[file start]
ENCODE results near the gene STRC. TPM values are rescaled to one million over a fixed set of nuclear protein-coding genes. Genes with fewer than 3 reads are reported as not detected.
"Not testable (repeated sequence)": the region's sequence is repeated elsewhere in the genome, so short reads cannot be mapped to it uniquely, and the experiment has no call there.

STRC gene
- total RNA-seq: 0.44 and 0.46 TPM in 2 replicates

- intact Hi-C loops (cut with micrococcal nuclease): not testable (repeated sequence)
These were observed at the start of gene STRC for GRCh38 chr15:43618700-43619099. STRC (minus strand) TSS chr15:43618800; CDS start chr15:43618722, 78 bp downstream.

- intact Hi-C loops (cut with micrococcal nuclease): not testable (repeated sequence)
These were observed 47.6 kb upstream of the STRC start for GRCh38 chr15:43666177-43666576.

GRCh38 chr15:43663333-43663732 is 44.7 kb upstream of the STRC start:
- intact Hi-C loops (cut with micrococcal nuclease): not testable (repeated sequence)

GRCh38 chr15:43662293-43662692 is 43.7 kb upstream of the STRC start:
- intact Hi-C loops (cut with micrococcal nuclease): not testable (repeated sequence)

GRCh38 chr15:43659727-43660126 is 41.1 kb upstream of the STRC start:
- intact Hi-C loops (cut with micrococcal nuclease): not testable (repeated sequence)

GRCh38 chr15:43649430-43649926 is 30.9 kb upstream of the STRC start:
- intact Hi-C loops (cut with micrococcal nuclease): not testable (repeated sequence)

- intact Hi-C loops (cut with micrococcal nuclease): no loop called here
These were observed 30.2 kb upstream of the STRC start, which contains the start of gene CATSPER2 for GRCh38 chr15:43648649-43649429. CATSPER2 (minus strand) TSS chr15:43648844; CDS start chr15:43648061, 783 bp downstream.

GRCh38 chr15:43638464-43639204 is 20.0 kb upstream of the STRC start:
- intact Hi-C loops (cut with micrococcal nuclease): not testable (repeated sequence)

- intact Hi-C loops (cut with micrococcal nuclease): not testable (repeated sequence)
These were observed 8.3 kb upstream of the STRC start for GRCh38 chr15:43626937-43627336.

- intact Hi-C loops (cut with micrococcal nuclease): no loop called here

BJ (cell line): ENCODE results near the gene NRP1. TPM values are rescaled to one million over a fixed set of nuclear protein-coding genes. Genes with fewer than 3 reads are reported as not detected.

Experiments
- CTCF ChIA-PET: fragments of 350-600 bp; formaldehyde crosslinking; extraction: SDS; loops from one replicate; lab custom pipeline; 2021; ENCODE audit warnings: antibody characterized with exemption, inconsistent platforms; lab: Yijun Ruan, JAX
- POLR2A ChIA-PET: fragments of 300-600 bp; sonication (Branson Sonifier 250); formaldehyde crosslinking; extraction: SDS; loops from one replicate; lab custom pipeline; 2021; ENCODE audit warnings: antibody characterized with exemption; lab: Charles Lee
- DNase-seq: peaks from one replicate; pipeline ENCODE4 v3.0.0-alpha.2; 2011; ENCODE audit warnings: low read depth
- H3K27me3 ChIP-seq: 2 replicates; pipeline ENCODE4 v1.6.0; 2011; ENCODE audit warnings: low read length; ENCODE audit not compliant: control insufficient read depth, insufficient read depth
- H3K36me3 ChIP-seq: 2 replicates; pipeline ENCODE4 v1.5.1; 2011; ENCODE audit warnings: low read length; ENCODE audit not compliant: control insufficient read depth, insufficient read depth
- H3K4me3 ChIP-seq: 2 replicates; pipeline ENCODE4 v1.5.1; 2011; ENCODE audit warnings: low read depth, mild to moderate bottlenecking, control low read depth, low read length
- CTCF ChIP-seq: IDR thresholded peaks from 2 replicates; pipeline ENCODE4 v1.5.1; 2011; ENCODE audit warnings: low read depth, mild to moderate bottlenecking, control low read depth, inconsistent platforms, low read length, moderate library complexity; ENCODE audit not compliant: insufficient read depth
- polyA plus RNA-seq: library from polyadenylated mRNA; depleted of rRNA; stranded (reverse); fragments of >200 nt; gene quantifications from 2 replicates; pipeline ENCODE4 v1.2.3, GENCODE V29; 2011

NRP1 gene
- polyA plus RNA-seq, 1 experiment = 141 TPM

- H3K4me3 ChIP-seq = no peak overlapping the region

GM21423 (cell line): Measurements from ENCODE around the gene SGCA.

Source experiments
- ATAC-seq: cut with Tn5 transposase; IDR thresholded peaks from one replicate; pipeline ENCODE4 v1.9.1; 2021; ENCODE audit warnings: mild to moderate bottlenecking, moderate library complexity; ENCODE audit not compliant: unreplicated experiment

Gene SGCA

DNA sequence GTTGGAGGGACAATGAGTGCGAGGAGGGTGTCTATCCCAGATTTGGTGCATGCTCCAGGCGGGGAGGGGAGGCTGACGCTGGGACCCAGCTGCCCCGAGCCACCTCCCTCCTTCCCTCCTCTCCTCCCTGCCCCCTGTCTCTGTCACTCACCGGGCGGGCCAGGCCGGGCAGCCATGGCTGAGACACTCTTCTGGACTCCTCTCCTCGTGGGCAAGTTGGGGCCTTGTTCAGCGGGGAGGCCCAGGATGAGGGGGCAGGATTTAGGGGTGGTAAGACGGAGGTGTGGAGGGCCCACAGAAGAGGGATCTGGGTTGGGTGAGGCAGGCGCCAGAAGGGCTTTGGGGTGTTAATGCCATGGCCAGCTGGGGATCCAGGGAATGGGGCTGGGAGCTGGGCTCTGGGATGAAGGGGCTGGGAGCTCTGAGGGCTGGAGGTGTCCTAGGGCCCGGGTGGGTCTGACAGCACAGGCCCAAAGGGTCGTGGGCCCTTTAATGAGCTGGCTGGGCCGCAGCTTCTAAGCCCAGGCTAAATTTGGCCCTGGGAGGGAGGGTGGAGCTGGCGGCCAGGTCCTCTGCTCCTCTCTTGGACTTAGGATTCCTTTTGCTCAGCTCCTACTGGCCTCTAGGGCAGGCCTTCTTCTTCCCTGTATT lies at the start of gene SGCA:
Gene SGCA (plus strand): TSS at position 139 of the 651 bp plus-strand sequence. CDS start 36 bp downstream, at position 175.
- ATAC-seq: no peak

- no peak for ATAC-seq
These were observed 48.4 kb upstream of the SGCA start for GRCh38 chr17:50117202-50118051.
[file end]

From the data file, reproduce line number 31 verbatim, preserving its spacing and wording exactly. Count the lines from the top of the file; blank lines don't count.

- H3K4me3 ChIP-seq: 2 replicates; pipeline ENCODE4 v1.5.1; 2011; ENCODE audit warnings: low read depth, mild to moderate bottlenecking, control low read depth, low read length